This feature is great. I mean, I use it all the time in Dead or Alive 2 and up to watch the ultimate sparing techniques. Ha ha ha.
As with all of his other game demos, Zun really puts some meat into it so that you know what you're buying. I'm talking about the freely downloadable demo of Phantasmagoria of Flower View (東方花映塚) from last post. I played the demo and though I could pass the 3 levels on Normal on the first try, I jumped into Hard, and yeah, it's hard.
The shocking thing about this game is that it takes many elements from a well know two-player competition shmup game, Twinkle Star Sprites. I mean literally. The enemy scrub patterns, the power ups and power up gauge, the cross-field opponent attacks. I come to expect something new and innovative from Zun (like that point scoring system from last game) and what does he do? He recycles his characters, their bullet patterns, into some effortless spam that could be mistaken for a junior doujin soft. It's more bite (copy) than alright (ooh creative). The music isn't new either. Your old, over-played,over-remixed, over-arranged favorites are here, although I do think that the 3rd stage had something new? Okay, maybe I'm being to hard on him, but he himself set up the standard.
One fun thing about this demo is the match play. Have the computer play against itself and see it squeeze through myriad of bullets inhumanly. But not just any squeeze play, it goes to the effort of buzzing (grazing, カスリ). Ah, that's entertaining. Let me have a screen saver of that.
In any case, this ain't the second coming of shmups, but at least it's a good update of the two-player competition shmup genre. This reminds me, the real Twinkle Star Sprites sequel coming out will play just like this. And I'll probably think the same thing. "I paid 8000 yen for more of the same?" The real revolution is that Senkou no Ronde (旋光の輪舞) game, a Virtual-On game idea smashed into 2D with the fun danmaku bullet spray (which requires a life bar, aw shucks). No walls no barriers, all angles. What a novel idea.
Download it quick! The downloadable demo of Phantasmagoria of Flower View (東方花映塚) is out! 0.02a was released a week ago (!) and I didn't download it. Wow am I beating myself over a wasted weekend.
Shmups on Windows rulez! And if you don't like shmups, at least the music rocks! And if you don't like the music, well grab a friend for some hot shmup on shmup action! Ugh. Sorry.
...and I'm not talking about browser pop ups. I'm pretty diligent with my Windows Update patching. I let it complete while playing Unreal Tournament 2004. But as soon as it was finished, the alert dialog popped up in the middle of my gaming session prompting me to reset. This is one pop-up that just doesn't quit. Ah, give up and reboot.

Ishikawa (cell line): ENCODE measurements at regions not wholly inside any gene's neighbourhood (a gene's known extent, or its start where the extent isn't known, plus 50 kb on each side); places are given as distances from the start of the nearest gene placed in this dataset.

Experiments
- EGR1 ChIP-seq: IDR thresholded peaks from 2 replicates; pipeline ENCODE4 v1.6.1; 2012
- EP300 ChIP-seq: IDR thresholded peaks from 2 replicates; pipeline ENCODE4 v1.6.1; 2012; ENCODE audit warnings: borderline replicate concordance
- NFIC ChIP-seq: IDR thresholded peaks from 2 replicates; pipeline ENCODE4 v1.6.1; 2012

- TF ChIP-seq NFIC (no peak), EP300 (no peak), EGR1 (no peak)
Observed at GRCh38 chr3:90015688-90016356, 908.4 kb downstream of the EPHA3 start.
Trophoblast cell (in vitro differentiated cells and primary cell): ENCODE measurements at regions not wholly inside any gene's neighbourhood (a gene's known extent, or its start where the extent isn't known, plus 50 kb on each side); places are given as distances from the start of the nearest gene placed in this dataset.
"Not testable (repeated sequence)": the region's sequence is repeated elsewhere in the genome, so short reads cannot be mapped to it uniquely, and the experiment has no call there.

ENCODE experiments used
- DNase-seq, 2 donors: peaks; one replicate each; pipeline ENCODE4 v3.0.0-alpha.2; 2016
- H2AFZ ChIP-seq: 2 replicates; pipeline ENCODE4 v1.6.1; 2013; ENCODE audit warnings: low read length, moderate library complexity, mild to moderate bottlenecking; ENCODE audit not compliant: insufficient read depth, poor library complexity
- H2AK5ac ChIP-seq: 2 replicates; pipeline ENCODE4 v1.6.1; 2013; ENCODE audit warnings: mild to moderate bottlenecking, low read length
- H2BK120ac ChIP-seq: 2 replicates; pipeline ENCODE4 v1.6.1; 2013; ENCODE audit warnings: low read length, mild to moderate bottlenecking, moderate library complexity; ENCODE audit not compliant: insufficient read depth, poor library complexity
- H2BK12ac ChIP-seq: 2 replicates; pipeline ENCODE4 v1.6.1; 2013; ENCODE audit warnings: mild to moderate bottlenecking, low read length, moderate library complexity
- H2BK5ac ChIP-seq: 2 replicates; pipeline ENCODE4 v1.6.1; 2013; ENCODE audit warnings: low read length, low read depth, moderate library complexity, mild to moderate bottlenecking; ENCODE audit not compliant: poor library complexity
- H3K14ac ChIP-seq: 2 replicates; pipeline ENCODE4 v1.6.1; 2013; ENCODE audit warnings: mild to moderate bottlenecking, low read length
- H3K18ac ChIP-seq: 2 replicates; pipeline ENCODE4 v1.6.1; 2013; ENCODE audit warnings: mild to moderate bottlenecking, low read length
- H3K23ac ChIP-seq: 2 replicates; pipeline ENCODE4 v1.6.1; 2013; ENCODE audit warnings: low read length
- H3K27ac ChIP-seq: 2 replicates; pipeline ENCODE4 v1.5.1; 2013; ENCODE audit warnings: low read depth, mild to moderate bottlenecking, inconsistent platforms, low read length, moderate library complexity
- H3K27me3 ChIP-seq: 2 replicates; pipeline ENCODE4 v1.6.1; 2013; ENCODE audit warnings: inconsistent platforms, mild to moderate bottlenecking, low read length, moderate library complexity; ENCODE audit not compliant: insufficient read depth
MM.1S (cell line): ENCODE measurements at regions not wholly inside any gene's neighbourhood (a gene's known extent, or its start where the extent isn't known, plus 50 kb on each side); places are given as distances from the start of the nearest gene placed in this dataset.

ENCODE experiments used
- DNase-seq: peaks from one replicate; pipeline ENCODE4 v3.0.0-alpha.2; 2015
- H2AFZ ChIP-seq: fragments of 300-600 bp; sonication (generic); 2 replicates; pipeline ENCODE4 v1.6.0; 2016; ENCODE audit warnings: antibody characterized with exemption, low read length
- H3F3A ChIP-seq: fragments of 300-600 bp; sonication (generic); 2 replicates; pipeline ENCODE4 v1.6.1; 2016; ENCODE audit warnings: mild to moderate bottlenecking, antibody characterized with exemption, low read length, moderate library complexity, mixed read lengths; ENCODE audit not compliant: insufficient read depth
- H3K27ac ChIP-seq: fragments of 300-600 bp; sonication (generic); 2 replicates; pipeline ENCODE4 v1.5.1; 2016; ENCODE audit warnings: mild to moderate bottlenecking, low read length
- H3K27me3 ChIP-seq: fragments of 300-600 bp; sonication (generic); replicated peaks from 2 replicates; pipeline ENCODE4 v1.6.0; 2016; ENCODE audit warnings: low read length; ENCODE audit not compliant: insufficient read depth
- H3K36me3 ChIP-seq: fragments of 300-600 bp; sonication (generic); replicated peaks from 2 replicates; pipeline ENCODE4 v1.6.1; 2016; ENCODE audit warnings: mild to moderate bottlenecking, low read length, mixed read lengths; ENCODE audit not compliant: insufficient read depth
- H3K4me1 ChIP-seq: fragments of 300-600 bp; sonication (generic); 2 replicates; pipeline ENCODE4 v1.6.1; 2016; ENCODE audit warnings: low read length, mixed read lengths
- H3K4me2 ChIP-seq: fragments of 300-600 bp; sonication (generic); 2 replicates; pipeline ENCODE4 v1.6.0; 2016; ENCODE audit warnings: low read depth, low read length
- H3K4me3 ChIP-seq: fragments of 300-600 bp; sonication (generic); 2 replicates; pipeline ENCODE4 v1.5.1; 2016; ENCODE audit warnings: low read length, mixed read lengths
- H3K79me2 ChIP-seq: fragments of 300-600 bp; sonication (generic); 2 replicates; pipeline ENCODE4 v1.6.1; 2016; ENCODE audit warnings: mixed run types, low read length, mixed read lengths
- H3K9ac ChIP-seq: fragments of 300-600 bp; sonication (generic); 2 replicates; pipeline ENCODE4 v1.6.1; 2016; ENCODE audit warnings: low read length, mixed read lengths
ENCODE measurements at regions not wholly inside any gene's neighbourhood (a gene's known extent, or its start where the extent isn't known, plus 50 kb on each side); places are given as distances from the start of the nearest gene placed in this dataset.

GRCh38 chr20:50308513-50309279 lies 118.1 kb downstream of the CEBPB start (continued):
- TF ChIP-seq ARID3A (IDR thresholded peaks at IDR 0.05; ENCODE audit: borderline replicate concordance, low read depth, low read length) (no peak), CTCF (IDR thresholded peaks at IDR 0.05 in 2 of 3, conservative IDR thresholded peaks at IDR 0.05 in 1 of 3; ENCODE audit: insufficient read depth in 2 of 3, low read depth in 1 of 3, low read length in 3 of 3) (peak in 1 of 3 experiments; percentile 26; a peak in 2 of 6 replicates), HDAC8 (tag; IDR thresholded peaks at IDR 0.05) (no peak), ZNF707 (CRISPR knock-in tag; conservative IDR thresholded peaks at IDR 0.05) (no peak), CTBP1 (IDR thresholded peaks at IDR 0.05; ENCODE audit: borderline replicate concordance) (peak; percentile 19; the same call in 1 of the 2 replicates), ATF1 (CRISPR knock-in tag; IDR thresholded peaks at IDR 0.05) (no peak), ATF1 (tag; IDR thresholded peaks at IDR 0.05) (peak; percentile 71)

I had a hard time trying to find DM-Blackhawk and DM-Helmzdeep for Unreal Tournament 2004. Some friends recommended these maps, but I don't like playing DM online that much. When it came down to trying to find them, I had to wad through all those annoying members-only download sites. Why can't they get these things torrented? I broke down and installed a Gnutella client just to find Helmzdeep. Ugh.
Recently I've been playing with "stats fps" on from the console. Sometimes the display dips to 30 fps, which now that I know the number, I find annoying. Should I upgrade my graphics card to raise my overall FPS? Or is there no saving this Project Sugar?
Who cares about the game play of Twinkle Star Sprites: La Petite Princesse when you can sell it just on the seiyuu appeal alone? Or just the cover art? To keep the momentum alive because you still have to wait until 2005/07/28, the major seiyuu gave a "mini" interview for Game Watch (SNKプレイモア、かわいいキャラが目印「ティンクルスタースプライツ」出演声優にミニミニインタビュー), complete with pictures (Thanks Game Watch!!!). The new seiyuu not shown last time is Mari Yamada (山田茉莉), who according to her casting office, did a voice for that PS2 Cho-aniki shmup game (超兄貴〜聖なるプロテイン伝説). Heh.
SF means both the Science Fiction genre and Street Fighter, the seminal 2d 1-on-1 fighting game series. But everybody knows that. Let's get to the linking, shall we? An enterprising Flash learner and SF fanatic gives us the MK Vs. SF movie (thanks Kotaku). Ugh I hated Mortal Kombat with a unbridled ignorance. I think that fanatic watched the Matrix for the special effects and over-applied it, but the movie is great nonetheless. This SF fan gives the ending a big thumbs up!
Of course fighting games don't stop with SF, there's also
set for King of Fighters but I only give it a link. I'm
not set on getting these figures, though. I am probably more interested
in getting the
Pinky:st take on the D.C. Da Capo. (Ｄ.Ｃ.〜ダ・カーポ〜).
But there's no picture of the actual figures. Boo hoo.